Registration of 1,490 NBFCs cancelled
Kolkata tops the list with 617 cancellations, New Delhi stands second with 203, followed by Mumbai at 190.
Abhijit Lele reports.
Photograph: Danish Siddiqui/Reuters
Stepping up oversight over credit companies, the Reserve Bank of India has cancelled the registration of 1,490 non-banking financial companies.
These included NBFCs that failed to meet prudential norms and those that voluntarily surrendered registration.
Kolkata tops the list with 617 cancellations, and New Delhi stands at second spot with 203, followed by Mumbai at 190, according to the data provided by the RBI for parliamentary questions (Lok Sabha).
These cancellations happened owing to non-compliance with mandatory requirements like minimum net-owned funds (NoF) of Rs 20 million, not submitting statutory returns, and companies not being traced at the addresses they gave.
In some cases, NBFCS surrendered the certificate of registration, the RBI said.
The RBI said NBFCs registered with the regulator were subject to on site inspection and off-site monitoring through return submission and statutory auditors' reports.
Analysts said finance companies had become crucial in extending support in the last mile to reach customers where banks experience limitations due to structure and staff strength.
Finance companies have a nimble set-up, reach and flexibility to reach even remotest locations.
NBFCs are a key link in extending credit and other financial services to micro, small and medium enterprises (MSMEs) and those at the bottom of the pyramid across the country.
According to the Financial Stability Report published by the RBI in June 2018, loans and advances of the sector increased 21.2% and investments 13.4%.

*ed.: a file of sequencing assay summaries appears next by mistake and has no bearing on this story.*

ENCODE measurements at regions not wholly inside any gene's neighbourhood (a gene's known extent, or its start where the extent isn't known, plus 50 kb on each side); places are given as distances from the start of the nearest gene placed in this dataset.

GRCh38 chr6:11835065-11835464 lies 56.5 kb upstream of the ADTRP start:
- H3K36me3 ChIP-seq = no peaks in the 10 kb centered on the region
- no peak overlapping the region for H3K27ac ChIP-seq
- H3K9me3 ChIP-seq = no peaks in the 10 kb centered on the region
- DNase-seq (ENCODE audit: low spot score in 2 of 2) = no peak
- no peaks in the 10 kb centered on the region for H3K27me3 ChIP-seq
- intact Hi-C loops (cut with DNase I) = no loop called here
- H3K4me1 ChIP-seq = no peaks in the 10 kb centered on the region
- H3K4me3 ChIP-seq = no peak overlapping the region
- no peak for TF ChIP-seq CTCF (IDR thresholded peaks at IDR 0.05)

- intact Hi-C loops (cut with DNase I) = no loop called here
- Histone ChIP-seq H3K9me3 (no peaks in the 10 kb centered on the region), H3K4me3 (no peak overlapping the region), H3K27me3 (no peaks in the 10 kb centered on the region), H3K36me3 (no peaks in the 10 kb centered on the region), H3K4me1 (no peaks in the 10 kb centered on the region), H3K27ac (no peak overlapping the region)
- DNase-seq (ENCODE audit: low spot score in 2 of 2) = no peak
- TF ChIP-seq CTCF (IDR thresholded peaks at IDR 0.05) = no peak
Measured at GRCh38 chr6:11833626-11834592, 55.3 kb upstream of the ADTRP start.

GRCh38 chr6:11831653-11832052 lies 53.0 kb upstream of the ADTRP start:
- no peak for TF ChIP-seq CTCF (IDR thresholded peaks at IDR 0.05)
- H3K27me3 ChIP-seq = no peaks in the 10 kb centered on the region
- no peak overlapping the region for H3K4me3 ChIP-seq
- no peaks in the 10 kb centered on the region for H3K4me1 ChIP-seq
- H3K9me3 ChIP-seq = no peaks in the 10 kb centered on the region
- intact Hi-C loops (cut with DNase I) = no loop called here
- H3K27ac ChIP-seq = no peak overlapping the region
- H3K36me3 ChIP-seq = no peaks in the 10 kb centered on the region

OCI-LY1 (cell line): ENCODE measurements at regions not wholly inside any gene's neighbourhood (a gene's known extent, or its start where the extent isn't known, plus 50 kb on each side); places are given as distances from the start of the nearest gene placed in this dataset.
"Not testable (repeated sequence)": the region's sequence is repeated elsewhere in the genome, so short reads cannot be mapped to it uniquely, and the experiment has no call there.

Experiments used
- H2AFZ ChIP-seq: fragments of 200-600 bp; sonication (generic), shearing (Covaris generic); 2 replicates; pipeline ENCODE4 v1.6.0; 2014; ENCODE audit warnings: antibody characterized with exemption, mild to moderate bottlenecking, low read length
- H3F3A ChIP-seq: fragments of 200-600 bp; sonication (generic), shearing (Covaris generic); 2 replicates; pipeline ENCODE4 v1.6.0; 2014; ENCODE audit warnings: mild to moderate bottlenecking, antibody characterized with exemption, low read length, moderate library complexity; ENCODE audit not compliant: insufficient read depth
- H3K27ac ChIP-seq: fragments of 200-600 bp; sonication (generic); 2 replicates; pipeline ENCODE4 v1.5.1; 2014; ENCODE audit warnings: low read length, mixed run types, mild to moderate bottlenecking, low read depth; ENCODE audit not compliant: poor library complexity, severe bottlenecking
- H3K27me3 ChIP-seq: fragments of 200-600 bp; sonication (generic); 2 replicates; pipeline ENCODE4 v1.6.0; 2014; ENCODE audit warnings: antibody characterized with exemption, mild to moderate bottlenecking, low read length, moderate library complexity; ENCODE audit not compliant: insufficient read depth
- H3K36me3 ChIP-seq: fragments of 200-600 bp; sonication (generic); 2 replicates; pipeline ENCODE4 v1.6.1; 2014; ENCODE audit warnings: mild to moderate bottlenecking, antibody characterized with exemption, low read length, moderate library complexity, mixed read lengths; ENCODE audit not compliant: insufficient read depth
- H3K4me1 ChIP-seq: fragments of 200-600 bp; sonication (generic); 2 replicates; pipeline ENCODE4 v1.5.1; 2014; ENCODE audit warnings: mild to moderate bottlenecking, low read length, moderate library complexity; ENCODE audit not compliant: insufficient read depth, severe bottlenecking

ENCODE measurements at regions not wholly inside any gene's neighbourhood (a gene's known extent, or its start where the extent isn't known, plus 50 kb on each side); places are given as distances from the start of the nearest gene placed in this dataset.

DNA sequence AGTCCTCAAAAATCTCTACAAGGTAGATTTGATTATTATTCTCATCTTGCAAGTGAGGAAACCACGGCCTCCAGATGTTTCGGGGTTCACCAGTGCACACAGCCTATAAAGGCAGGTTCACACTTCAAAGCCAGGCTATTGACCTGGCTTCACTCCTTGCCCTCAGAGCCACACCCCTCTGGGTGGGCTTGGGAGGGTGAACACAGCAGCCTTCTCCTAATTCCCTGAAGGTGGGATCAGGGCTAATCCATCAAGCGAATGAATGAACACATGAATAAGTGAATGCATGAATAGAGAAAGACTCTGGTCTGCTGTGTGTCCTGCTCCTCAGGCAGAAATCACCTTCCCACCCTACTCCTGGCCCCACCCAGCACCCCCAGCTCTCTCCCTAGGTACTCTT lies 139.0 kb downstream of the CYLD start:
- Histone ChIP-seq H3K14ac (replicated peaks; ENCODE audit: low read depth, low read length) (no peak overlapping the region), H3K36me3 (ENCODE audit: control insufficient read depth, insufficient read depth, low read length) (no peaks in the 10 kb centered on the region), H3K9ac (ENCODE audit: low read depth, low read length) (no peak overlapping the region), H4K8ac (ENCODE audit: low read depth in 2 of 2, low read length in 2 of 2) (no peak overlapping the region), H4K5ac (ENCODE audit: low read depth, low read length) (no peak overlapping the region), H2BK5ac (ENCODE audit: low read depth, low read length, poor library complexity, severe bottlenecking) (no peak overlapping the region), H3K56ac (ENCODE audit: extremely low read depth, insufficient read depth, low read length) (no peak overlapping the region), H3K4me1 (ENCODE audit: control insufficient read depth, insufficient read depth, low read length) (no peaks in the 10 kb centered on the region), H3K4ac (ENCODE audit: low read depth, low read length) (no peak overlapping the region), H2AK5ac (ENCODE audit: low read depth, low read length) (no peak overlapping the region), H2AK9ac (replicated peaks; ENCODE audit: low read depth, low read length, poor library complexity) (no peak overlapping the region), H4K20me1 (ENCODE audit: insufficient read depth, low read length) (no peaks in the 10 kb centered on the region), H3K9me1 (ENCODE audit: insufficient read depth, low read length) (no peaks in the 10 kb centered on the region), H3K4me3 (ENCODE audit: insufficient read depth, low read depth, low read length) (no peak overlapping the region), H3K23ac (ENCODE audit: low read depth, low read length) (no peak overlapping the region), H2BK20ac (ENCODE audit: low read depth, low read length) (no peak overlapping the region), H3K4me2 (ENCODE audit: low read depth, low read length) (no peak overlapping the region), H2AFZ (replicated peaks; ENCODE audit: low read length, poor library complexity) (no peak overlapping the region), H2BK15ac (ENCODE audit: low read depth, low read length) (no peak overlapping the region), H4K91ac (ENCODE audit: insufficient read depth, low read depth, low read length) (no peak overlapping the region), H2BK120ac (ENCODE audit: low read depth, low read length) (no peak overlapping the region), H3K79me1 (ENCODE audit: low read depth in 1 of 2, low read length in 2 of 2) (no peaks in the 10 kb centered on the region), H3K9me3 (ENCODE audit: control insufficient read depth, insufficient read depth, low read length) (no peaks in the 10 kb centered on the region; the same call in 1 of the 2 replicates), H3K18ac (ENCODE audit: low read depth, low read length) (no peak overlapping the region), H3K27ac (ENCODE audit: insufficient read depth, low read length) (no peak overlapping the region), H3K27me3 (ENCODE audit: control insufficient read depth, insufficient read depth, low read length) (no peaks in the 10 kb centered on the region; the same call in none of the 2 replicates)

The aggregate balance sheet size at the end of March was Rs 22.1 trillion.
Senior NBFC executives said the quality of risk management and governance by finance companies had a bearing on the financial stability of the system.
Defaults by Infrastructure Leasing & Financial Services and its group entities in the second quarter of the current financial year (FY19) were a major setback to the financial system and hit liquidity for finance companies.
The RBI has stepped up supervision and now looks at liquidity management and loan books for asset quality to spot gaps and risks.
The major concerns flagged about finance companies include borrowing short-term for lending to long-term assets, often leading to asset-liability mismatch.
Governance and risk management practices need improvement.
According to the financial stability report, there was a deceleration in the share capital growth of NBFCs, whereas borrowing grew 19.1%, implying rising leverage.
NBFCs have to maintain minimum Tier I and II capital of not less than 15% of aggregate risk-weighted assets.
All finance companies are subjected to prudential regulations such as capital adequacy requirements and provisioning norms, along with reporting requirements.
In March 2018, there were 11,402 of these companies registered with the RBI. Of those 156 were deposit-accepting (NBFCs-D).
There were 249 deemed systemically important non-deposit accepting NBFCs.
The number has come down to 10,102 by the end of September 2018, according to the RBI data.